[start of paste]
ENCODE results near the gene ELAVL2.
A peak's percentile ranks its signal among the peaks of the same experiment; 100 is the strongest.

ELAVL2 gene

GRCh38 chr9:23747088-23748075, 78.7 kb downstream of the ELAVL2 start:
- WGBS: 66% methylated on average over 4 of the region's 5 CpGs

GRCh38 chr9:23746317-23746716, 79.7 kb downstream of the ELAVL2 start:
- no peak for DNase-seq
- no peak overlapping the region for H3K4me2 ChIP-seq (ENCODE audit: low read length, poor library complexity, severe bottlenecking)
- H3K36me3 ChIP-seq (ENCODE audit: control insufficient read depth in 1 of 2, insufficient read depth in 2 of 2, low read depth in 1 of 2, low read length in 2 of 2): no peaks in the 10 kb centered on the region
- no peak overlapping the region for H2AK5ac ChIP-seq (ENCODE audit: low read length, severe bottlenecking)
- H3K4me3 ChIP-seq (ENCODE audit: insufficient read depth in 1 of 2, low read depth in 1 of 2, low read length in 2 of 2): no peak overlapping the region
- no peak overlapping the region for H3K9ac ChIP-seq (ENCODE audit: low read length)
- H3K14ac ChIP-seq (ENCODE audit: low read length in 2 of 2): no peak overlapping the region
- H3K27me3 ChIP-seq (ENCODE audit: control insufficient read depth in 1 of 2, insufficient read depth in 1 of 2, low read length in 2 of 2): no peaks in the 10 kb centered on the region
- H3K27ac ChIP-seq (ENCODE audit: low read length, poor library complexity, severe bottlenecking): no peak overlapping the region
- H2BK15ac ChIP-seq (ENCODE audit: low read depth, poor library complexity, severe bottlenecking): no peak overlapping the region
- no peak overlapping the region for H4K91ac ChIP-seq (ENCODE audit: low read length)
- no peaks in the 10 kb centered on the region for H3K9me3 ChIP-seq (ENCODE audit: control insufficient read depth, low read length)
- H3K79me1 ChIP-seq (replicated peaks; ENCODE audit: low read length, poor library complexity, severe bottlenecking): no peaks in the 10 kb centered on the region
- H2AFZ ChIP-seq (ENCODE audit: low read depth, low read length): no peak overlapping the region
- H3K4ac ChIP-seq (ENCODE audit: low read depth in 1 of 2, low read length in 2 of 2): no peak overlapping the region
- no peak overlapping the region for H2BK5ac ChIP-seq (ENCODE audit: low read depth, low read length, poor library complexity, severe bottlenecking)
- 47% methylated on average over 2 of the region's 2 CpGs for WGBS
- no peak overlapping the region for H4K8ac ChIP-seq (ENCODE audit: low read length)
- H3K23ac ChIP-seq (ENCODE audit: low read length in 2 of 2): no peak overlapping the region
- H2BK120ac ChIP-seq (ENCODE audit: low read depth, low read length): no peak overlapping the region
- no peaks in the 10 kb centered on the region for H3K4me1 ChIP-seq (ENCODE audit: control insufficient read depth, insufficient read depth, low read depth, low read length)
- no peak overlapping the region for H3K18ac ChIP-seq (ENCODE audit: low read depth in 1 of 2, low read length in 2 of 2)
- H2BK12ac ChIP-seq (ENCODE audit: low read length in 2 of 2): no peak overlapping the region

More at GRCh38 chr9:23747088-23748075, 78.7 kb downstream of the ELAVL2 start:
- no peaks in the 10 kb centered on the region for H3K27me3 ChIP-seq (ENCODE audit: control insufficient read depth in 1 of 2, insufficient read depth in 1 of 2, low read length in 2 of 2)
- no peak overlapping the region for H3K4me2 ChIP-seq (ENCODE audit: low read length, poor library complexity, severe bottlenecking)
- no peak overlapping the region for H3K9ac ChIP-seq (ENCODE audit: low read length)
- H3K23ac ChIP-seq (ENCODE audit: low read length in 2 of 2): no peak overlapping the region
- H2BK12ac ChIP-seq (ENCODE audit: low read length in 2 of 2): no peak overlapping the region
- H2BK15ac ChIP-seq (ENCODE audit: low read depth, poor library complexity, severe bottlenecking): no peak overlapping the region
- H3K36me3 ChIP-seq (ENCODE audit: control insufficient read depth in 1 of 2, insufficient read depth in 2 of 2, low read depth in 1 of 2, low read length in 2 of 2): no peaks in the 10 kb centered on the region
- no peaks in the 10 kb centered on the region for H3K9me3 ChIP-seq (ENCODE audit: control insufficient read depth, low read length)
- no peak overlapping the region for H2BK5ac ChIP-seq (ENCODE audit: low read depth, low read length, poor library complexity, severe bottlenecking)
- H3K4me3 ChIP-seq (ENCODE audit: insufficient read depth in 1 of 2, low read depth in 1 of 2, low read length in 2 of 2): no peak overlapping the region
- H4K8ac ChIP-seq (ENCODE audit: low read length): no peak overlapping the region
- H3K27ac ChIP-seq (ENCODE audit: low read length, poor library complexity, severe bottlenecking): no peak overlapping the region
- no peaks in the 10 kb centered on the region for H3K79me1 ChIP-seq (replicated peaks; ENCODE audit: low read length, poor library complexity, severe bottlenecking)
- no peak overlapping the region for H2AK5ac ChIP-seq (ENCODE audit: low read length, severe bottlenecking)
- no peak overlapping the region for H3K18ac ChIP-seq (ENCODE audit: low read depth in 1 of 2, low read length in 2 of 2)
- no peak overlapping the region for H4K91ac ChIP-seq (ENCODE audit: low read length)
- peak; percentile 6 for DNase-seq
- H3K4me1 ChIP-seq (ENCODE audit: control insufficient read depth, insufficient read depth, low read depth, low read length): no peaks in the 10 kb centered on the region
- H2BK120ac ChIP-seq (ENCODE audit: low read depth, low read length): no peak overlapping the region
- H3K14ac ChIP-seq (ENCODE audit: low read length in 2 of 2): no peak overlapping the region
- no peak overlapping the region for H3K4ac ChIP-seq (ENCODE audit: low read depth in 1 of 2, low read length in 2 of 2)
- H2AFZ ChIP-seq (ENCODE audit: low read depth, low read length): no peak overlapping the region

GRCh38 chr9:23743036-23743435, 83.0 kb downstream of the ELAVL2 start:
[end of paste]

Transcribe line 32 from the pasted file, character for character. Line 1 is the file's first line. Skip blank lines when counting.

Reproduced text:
- no peak overlapping the region for H3K4me2 ChIP-seq (ENCODE audit: low read length, poor library complexity, severe bottlenecking)